The Resurrection and the Death of Atheism: Jesus rose from the dead. How's that for evidence that God exists? was written by a Catholic priest, Father Dwight Longenecker, who was ordained a decade ago under the special pastoral provision for married former Anglican clergy. Since he claims to refute atheism from the empirical evidence, and arguments of this sort appear to be accepted by many believers, it merits a response. He claims there is forensic evidence, documentary evidence, archaeological evidence, botanical and biological evidence, photographic evidence, logical evidence, historical evidence, eyewitness evidence, and legal evidence that Jesus was God.
But first, he says, we should begin with some "philosophical head games". He described the philosophical underpinnings of what follows thusly: "If there is just one miracle, however — and we only need one — then nature is not a closed system and there is a force greater than nature and outside of nature. If that miracle is intelligible, that is to say, it makes sense, then the force that is greater than nature is intelligent, and if it is intelligent than it is more than a force, it is a personality."
While this philosophical starting point has some merit it is biased in favor of the author's preferred conclusion. It elides the difficulties in establishing that any claimed one time anomalous event actually was "greater than nature and outside of nature" or that it is "intelligent" if it appears to be "intelligible". It also allows evidence for one such anomalous event to suffice when, in fact, evidence favoring a freak, one time anomaly is a dubious basis for abandoning a naturalistic worldview when the evidence for naturalism is ongoing, pervasive, diverse, and persistent. A lot will depend here on the quantity and quality of the alleged evidence. We need a very large quantity of exceptional quality evidence to overcome the evidence for naturalism when all we have is a single event from 2000 years ago claimed to be supernatural.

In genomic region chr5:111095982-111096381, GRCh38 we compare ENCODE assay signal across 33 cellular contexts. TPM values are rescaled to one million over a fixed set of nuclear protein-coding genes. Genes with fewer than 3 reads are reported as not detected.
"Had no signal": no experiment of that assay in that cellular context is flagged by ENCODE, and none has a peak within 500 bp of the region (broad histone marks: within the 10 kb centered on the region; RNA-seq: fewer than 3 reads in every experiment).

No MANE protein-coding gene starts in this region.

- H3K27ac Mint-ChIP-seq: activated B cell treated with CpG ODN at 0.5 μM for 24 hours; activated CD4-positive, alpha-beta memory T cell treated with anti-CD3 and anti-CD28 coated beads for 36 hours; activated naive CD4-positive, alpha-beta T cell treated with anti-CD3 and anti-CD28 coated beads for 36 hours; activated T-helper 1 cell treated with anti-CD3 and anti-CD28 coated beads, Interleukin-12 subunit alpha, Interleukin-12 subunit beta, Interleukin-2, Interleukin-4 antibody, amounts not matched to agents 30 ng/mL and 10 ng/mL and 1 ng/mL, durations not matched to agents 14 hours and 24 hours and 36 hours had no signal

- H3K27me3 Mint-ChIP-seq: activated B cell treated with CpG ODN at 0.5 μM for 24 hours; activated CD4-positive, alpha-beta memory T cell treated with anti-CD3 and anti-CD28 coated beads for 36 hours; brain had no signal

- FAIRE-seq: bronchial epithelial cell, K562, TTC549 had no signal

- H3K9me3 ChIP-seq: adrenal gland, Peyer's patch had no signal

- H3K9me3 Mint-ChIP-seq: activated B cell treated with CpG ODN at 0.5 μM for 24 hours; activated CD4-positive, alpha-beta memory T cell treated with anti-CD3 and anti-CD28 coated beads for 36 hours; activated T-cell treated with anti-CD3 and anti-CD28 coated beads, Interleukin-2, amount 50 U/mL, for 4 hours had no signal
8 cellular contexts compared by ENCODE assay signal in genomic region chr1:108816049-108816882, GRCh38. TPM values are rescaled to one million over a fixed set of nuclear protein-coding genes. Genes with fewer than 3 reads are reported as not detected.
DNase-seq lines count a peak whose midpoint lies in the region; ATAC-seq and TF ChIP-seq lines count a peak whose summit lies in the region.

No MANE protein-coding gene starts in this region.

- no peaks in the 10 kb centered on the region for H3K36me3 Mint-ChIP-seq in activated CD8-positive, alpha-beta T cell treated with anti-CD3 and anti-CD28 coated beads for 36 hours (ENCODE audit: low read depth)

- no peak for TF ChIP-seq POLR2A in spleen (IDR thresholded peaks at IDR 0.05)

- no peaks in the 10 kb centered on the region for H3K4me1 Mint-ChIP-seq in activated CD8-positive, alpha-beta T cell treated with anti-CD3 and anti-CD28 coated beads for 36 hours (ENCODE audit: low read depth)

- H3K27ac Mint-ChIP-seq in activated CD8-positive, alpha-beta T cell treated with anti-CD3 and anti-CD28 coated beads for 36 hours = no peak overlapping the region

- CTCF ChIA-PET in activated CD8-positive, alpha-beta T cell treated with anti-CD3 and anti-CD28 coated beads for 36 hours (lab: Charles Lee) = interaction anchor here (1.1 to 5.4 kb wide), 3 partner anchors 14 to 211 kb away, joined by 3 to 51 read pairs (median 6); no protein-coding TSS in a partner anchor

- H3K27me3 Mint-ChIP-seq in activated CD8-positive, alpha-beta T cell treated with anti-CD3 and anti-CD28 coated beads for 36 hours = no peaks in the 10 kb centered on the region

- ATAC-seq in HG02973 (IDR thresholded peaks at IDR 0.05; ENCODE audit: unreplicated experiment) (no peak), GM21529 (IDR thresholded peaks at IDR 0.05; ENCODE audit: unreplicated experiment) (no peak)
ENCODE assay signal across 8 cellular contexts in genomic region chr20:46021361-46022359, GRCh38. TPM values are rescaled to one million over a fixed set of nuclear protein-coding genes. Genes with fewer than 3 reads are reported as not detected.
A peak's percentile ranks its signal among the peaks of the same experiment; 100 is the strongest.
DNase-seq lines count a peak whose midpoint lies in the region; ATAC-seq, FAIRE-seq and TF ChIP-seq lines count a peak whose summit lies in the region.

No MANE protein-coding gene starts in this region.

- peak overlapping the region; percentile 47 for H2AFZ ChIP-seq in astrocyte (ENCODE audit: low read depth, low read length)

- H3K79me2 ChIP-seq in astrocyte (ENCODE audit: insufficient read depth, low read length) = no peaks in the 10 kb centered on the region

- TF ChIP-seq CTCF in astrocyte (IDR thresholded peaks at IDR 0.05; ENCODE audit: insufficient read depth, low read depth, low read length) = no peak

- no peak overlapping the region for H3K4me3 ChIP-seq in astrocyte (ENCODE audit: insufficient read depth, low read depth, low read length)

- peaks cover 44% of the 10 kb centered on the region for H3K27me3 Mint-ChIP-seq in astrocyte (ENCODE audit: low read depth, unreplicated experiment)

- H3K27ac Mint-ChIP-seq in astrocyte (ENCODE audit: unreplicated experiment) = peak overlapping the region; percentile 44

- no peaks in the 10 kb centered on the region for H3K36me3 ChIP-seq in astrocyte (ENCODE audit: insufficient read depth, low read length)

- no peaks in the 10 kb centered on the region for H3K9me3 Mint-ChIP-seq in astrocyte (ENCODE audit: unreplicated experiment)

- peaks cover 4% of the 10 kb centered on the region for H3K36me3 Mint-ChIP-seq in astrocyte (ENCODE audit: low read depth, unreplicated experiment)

He then says "The one miracle that Christians claim above all others is the resurrection of Jesus Christ from the dead." He then claims that '... there are really only three options. First, that he did not really die and the “resurrection” was therefore only a form of resuscitation; second that he did die, but something happened so that his body vanished and third, the witnesses to the resurrection were deluded, deceived or were themselves deceptive.'
There is another possibility, lets refer to this as option number four: The stories about witnesses to a resurrection are false, no one witnessed the alleged resurrection. In other words, the delusion or deception begins with the stories themselves, and with the authors of the stories, not with the people appearing in the story. It is interesting that Father Dwight Longenecker excludes this possibility from the start. Instead, the rest of his article argues against his three godless options. So let's focus on this fourth possibility.